Pushing aside self-doubt and leaning into a little swagger can make you a better employee and leader, but it’s easier said than done. In today’s virtual world with endless Zoom calls, it’s more difficult to read your colleagues’ reactions, and you might leave meetings wondering if you somehow blew it. This second-guessing can quickly lead you down a rabbit hole of obsessive “what ifs” as you dissect and overthink the past and lose touch with what’s happening in the present. 

At worst, this deepening insecurity can lead to anxiety and depression. Fortunately, there are proven strategies you can adopt to break a damaging cycle of self-doubt. 

The Upside recently explored this topic in an article by Kate Harveston, which offers science-backed ways to stop second-guessing yourself. Here’s a summary of five simple strategies employees can implement immediately to squash self-doubt.  

Take 5...or 15

A new study suggests that 15 minutes of mindful activities is not only good for our mental health but also for our memory and concentration. Meditation gives our minds space to think freely. During this practice, thoughts might bubble up to the surface, but we simply acknowledge their presence and let them drift away without allowing any one thought to overshadow the others.

On this inward journey, focus on what you feel and sense at a particular moment. Realize that whatever you fear most is not happening at present. Allow your thoughts to emerge free from judgment. Let them flow like a river while you sit quietly. Taking the time to observe your mental patterns allows you to recognize which ones are counterproductive, and it’s a great use of a lunch break!

When In Doubt, Write it Out

Getting your thoughts out of your head and down on paper also can help you conquer overthinking. Keep a journal and start with a stream-of-consciousness practice. Allow each idea to emerge naturally and write it down without judgment. For example, “I'm worried about presenting in front of the whole company at this week’s all-hands meeting. What if I have technical issues? Or if I get asked questions and I don’t know the answer? I’m so new to the company, what if I say something wrong?”

As you write, you'll likely notice counter thoughts arise. “Because the meeting will be on Zoom, I can put notes on my screen so I stay focused. And I will feel so relieved and proud when the presentation is finished.” Jot these down, too.

At first, journaling might feel awkward. Give it time. After a few days, the practice will feel more natural, and you’ll probably start to notice positive changes in your mindset. When journaling becomes a daily habit, studies show stress levels decrease over time as effectively as other stress management techniques.


Check In With a Supportive Friend

Enlist a trusted friend outside your work circle—someone with a fresh perspective—to help you break your habits of overthinking and self-doubt. Ask them to point out when you ruminate over done deals. Ask them to listen for questions such as, “What would you have done?” This indicates you're mulling over a decision you’ve already made.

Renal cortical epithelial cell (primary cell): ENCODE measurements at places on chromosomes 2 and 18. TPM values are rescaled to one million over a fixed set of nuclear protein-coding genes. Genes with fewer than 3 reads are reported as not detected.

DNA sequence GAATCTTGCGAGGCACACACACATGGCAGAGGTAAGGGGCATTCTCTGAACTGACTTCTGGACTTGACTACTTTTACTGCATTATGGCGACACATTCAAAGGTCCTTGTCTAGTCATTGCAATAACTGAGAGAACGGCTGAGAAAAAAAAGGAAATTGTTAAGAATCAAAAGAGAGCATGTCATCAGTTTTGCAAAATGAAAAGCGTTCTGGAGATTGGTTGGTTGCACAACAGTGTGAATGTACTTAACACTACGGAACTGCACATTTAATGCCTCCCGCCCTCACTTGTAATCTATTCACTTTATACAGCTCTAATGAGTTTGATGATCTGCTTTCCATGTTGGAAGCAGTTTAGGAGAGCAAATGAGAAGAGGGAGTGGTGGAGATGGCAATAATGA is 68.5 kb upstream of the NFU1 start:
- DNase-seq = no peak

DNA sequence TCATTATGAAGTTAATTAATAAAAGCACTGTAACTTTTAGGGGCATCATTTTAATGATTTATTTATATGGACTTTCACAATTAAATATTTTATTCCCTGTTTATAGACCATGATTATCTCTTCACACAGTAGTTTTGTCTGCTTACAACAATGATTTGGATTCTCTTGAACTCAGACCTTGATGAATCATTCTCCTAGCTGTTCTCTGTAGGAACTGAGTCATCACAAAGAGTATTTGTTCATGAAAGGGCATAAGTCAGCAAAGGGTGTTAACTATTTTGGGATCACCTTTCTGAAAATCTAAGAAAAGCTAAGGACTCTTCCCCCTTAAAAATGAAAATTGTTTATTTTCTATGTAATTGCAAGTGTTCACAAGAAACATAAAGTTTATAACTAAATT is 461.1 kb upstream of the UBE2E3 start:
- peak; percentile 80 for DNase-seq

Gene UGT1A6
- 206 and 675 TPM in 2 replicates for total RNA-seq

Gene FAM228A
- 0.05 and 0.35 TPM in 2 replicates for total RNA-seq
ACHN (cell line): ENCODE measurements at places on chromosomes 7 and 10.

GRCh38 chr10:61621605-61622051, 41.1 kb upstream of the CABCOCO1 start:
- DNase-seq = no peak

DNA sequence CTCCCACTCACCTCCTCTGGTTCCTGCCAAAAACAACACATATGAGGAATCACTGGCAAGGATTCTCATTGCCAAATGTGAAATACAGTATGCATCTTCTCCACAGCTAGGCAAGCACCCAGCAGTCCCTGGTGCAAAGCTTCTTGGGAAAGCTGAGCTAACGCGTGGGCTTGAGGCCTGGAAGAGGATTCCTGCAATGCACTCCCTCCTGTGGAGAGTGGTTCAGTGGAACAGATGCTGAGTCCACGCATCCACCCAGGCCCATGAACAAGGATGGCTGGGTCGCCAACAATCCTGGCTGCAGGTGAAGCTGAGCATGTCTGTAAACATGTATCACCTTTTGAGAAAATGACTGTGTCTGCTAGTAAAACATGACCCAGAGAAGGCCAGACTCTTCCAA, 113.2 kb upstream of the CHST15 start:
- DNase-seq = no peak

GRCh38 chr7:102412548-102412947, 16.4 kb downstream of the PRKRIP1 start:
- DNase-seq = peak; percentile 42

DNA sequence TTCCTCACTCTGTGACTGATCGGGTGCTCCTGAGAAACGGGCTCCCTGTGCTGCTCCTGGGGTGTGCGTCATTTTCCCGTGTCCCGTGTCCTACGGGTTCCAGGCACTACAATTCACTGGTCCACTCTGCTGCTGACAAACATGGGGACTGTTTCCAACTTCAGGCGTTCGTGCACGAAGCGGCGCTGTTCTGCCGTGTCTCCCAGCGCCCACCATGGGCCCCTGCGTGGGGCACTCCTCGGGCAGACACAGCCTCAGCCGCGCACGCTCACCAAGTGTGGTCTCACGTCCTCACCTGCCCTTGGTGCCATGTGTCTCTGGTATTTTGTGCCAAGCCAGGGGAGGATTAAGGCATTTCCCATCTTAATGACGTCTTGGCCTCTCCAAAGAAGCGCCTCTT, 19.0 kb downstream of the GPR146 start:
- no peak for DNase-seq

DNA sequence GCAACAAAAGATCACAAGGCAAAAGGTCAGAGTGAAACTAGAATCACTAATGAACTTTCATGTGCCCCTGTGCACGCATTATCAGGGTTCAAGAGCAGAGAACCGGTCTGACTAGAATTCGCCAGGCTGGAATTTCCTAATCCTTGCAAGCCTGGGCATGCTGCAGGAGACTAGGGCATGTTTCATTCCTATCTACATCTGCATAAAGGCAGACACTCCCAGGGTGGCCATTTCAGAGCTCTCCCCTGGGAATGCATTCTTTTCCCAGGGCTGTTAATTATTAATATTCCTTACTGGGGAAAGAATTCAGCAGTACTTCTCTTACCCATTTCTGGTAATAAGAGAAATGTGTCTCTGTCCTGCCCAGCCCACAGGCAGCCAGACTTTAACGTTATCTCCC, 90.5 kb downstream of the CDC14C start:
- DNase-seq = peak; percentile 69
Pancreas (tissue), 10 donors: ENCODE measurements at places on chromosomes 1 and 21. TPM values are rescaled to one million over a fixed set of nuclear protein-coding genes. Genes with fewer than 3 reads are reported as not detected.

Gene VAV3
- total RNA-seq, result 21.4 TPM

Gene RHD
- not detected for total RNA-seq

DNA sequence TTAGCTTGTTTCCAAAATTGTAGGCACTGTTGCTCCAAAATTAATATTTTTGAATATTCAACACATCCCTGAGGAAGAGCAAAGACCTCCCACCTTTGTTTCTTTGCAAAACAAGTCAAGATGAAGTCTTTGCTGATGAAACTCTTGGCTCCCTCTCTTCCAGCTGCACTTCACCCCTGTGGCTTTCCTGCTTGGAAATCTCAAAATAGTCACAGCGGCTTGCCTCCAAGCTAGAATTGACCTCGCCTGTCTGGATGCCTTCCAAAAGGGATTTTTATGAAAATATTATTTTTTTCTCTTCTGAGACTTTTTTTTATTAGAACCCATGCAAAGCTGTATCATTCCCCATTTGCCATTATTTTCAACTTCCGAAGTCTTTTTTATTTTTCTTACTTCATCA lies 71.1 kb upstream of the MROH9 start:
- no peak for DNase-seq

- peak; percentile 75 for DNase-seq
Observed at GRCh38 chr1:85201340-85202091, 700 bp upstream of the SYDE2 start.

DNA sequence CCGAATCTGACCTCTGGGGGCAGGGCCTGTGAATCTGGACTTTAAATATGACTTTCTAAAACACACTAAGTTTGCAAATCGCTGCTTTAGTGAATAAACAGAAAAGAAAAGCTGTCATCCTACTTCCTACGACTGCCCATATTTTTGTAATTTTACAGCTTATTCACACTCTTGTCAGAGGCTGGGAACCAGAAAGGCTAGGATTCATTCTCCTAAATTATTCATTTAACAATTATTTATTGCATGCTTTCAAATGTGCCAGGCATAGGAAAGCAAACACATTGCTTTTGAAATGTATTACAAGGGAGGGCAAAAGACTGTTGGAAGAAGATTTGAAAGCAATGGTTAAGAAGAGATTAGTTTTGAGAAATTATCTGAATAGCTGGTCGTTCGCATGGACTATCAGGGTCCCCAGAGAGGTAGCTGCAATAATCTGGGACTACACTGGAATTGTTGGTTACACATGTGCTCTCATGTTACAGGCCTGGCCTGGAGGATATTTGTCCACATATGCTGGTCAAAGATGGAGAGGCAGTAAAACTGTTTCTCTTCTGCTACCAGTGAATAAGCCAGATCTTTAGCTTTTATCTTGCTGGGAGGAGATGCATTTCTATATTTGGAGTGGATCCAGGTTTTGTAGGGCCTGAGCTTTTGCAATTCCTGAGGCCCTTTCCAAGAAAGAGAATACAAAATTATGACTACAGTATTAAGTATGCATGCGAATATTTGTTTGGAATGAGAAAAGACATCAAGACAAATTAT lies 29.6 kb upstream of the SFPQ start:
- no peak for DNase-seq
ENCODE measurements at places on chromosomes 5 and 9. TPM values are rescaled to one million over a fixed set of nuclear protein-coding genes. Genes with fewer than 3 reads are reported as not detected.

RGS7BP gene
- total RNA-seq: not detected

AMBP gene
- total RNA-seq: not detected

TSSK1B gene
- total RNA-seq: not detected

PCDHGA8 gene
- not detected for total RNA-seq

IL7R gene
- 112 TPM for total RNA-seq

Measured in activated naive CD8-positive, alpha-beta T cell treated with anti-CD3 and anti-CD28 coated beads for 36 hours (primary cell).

Limit how many friends you lean on for this kind of support, however. The more opinions you solicit, the more your thoughts will swirl. Too many viewpoints create a roadblock to making a decision or moving past an incident. 

Read our guide to learn how to deploy an effective, integrated, digital health  program! →

Reframe Negative Thoughts

This handy technique comes from cognitive behavioral therapy (CBT). Start by writing your thoughts down. For example, you might record thoughts that annoy you, negative beliefs, or any ideas you just want out of your head. 

Then, for each negative thought, write a positive or more realistic counter argument. For instance, if you first wrote about how you’ll never finish a project, you might follow that with, "Yes, this is a lengthy project, but the payoff in residual income makes the effort worthwhile." Or if you wrote about a colleague you had a frustrating interaction with, you might counter by reminding yourself that being able to collaborate with people whose work and communication styles differ from yours is a valuable skill.

Instead of letting pessimistic thoughts run rampant in your mind, lay them out and dissect them rationally. This will keep you grounded in facts as opposed to feeling overwhelmed by negativity.  

Symbolically Let It Go

Once you've made a decision or taken an action, create a symbolic ritual to help you accept it and move on. You might write the choice on a slip of paper and toss it into the fireplace or tear it up and scatter it in the wind.

These practices take time and dedication but are powerful strategies to stop the exhausting cycle of self-doubt. Try each technique and see which resonates most with you. Practice and patience can lead to a life well-lived in the present, not the past. 

The full article can be accessed here.

 

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